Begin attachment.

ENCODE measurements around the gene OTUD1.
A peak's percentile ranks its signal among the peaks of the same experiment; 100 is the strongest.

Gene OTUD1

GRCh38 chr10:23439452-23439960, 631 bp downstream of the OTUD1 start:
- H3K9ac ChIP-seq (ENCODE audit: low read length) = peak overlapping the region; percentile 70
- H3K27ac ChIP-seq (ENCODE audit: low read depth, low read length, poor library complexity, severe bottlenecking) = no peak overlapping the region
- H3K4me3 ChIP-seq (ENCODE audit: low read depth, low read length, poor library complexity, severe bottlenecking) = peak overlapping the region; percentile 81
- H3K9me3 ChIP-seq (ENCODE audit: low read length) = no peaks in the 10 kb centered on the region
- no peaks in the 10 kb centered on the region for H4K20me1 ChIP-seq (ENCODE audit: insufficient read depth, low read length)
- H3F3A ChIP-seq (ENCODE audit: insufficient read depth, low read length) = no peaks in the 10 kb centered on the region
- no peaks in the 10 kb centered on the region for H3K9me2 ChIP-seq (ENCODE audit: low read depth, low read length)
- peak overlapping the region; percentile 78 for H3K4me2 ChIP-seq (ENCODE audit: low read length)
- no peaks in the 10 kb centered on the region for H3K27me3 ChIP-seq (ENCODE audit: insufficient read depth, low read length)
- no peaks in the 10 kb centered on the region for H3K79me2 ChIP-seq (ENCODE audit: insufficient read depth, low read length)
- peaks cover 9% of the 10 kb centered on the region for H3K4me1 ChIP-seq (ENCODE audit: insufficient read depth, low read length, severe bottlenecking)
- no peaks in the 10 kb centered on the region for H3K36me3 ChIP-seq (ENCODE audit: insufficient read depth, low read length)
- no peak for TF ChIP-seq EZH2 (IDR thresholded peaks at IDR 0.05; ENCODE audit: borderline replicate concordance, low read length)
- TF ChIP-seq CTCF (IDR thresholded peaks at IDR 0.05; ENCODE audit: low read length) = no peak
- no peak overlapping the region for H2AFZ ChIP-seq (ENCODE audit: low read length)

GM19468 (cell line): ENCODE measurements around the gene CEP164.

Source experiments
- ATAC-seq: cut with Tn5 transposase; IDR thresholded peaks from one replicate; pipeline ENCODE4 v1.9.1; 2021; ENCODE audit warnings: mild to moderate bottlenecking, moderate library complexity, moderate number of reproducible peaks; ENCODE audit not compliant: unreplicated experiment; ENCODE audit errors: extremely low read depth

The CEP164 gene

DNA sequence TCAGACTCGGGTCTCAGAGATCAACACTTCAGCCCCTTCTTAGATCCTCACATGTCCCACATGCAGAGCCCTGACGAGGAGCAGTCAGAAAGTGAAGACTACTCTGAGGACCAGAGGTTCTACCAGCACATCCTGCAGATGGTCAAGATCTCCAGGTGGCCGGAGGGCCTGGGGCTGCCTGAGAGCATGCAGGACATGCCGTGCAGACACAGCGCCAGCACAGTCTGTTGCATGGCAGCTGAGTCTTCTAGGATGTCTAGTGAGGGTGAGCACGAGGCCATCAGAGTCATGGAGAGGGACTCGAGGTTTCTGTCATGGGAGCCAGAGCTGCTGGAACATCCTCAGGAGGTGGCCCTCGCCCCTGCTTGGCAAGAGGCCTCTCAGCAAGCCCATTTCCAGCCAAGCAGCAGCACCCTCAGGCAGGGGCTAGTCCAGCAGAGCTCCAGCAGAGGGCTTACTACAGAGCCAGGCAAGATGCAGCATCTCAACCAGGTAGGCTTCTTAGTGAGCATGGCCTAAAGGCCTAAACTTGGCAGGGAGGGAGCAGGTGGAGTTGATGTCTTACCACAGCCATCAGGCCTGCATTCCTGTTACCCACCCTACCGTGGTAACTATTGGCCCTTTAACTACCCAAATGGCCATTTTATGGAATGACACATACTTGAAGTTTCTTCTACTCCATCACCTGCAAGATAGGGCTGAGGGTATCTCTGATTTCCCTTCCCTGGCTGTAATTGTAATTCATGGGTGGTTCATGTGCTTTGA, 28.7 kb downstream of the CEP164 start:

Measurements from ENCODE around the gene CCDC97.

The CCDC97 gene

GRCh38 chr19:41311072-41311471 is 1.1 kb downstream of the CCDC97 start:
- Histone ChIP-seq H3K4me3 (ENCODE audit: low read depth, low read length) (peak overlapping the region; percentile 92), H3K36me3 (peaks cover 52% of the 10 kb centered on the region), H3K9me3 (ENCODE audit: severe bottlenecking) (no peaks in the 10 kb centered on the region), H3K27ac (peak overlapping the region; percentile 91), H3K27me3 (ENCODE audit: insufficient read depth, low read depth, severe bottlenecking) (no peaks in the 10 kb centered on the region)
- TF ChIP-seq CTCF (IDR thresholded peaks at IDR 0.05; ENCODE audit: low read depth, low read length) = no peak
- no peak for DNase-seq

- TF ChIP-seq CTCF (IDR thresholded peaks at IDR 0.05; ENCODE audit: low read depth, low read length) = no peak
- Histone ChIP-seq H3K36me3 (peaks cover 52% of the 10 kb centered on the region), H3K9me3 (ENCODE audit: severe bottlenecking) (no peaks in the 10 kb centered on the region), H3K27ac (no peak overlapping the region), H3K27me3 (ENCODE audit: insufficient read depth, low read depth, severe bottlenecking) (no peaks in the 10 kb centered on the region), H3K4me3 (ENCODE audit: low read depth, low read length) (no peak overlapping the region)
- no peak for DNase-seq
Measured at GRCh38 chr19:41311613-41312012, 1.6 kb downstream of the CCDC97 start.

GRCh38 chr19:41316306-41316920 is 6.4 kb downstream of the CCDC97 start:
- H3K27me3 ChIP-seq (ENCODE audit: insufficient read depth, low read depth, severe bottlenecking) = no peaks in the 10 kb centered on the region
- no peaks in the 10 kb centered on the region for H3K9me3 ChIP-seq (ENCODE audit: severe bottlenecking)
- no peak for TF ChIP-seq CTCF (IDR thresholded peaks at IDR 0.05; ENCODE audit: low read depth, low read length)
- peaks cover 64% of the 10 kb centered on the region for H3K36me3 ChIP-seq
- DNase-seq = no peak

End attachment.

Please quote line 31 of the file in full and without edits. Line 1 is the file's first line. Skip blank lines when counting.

- TF ChIP-seq CTCF (IDR thresholded peaks at IDR 0.05; ENCODE audit: low read depth, low read length) = no peak